On contrary to the belief, people like to believe that large corporations like Monsanto, Dupont, and Dow AgroSciences control the food market but that is not the case. You and me are both consumers and we both choose what food we want to buy. Our decisions have led food companies to create gluten free options, all-natural foods, and organic selections. We, as consumers, control the market… not these big companies … but now are wanting to know more about where our food comes from.
A new bill in the United State Congress is the Safe and Accurate Food Labeling Act. This bill creates a mandatory Genetically Modified Organism (GMO) labeling law as well as describes what it means to be all natural. As a consumer, I am a little nervous about this bill. It is really great to know what my food contains but to be completely honest, there are already too many labels on a food package as it is. I become overwhelmed when there is too much information on a package. On the package now, there is the mandatory calorie content label, maybe a label that talks about it being organic or gluten free, as well as the marketing labels that the company uses sell their product.
I understand why this labeling law is wanted. People are wanting to know what is in their food but I don’t believe that is the actual driving factor of this bill. The Safe and Accurate Food Labeling Act will prevent a patchwork of state labeling laws from increasing consumer confusion and food prices. There are activists that are pushing labeling in more than 20 states. The details of these mandates vary from state to state, meaning that farmers, food manufactures, and consumers would have to navigate a very complex system. As consumers, we should be able to have the same packing of a product no matter if I buy it in New York City or Los Angeles.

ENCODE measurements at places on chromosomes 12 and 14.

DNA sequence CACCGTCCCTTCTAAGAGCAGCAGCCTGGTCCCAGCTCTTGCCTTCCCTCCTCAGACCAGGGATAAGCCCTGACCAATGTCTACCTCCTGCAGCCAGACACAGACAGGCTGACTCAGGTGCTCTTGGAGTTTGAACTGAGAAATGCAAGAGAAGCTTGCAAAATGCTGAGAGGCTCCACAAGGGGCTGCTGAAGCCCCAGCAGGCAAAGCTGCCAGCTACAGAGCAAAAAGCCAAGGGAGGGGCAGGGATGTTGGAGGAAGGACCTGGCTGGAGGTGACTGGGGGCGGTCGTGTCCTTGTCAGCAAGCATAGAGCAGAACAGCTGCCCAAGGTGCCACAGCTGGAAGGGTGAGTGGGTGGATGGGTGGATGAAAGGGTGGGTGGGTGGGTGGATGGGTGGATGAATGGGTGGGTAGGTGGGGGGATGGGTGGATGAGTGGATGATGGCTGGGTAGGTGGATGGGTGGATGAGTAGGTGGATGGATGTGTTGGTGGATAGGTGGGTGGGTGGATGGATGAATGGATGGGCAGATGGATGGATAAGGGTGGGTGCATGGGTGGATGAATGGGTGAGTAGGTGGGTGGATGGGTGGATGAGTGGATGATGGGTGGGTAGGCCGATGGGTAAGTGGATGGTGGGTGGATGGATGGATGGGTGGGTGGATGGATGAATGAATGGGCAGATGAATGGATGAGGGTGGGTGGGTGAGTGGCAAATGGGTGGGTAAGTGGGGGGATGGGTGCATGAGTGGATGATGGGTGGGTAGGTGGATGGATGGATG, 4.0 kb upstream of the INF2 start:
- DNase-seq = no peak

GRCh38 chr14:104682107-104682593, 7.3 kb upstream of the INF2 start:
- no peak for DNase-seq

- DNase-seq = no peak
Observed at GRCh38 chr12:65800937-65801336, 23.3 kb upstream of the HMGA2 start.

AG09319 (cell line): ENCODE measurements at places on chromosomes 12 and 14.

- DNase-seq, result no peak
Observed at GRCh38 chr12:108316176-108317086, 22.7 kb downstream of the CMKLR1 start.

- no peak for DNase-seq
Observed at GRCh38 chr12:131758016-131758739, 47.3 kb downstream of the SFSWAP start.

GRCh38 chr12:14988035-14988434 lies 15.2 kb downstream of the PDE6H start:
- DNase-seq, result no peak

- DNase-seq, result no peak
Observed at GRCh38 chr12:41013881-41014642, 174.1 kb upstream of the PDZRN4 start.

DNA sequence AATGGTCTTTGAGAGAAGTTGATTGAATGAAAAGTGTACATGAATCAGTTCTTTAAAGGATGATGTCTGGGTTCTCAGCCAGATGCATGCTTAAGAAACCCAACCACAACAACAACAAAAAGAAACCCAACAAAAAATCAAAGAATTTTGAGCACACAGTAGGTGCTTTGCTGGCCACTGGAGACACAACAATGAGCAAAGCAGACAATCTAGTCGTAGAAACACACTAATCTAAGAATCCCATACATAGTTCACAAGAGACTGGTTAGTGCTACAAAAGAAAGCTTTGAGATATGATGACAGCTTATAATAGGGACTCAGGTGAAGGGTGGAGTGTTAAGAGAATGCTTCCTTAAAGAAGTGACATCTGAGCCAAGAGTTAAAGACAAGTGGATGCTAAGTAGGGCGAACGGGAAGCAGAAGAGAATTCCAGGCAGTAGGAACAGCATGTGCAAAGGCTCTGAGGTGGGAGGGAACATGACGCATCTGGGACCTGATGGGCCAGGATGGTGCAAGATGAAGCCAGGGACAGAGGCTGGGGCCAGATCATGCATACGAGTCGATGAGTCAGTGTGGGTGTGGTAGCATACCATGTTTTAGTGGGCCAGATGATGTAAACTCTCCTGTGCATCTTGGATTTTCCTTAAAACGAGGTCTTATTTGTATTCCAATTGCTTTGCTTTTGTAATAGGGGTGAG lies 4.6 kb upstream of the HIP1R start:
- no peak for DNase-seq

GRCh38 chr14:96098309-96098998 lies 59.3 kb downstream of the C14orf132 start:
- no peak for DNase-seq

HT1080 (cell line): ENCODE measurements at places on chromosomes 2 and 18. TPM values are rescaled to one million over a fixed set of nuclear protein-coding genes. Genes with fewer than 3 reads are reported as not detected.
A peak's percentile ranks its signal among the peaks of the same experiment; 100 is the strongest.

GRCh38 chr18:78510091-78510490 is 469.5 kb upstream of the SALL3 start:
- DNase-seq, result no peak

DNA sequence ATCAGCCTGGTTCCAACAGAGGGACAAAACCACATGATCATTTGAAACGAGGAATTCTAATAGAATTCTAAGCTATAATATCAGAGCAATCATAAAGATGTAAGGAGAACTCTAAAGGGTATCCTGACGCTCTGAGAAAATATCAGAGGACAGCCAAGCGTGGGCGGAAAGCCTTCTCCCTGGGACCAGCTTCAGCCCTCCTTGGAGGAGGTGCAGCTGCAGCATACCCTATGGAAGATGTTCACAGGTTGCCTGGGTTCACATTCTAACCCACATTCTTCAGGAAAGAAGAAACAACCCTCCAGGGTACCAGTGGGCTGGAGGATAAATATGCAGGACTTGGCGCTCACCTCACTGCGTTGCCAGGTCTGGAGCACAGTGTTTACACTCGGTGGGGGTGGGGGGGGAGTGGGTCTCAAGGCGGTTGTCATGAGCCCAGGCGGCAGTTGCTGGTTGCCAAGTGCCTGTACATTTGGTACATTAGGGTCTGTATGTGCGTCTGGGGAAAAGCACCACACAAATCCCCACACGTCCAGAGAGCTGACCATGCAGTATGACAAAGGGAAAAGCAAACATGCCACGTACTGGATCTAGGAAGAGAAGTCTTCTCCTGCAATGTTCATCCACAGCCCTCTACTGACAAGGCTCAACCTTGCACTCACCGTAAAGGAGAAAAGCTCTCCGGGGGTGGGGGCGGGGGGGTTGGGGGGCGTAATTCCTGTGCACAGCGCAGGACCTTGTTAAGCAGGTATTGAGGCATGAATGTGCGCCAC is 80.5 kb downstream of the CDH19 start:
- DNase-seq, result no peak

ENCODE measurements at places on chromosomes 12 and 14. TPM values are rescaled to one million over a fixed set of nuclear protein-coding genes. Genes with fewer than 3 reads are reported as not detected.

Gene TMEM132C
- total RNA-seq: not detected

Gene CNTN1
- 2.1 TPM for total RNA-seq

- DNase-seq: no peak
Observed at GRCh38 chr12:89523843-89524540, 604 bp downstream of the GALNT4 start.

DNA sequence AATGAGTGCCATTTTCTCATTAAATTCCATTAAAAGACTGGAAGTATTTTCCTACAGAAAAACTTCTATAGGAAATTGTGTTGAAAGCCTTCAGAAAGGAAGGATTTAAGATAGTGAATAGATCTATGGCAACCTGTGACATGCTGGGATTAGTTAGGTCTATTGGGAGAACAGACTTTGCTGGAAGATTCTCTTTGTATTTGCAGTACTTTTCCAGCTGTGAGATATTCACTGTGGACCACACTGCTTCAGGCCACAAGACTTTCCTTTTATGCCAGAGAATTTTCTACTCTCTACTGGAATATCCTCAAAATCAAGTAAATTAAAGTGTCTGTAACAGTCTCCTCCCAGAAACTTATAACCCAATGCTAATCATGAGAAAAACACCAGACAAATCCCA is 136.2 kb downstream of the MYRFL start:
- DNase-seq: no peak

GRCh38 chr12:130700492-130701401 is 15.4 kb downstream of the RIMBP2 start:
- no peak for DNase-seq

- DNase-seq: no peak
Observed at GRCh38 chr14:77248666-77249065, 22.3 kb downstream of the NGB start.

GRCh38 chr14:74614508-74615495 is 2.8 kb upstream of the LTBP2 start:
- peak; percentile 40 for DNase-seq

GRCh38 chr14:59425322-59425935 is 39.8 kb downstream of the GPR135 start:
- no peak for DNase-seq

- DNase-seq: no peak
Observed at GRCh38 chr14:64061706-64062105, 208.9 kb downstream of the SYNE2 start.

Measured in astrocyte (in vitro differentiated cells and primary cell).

A confusing bill is the Vermont labeling bill. Vermont’s labeling law would exempt up to 2/3 of food sold in the state. A can of vegetable soup would have to be labeled but a can of vegetable beef soup would be exempt. State labeling does nothing to decrease consumer uncertainty, in fact it increases confusion. An interesting study from Cornell University found that state labeling would result in a $500 increase per year for an average family of four.
In my opinion, I think it would be easier for food that doesn’t contain GMOs to be labeled. It would be more affordable for consumers to buy food and it still requires GMO labels on products. The consumers who are looking for GMO free food is a niche market and they are willing to pay higher for their food. Labeling are confusing to consumers and we need to limit labels to minimum.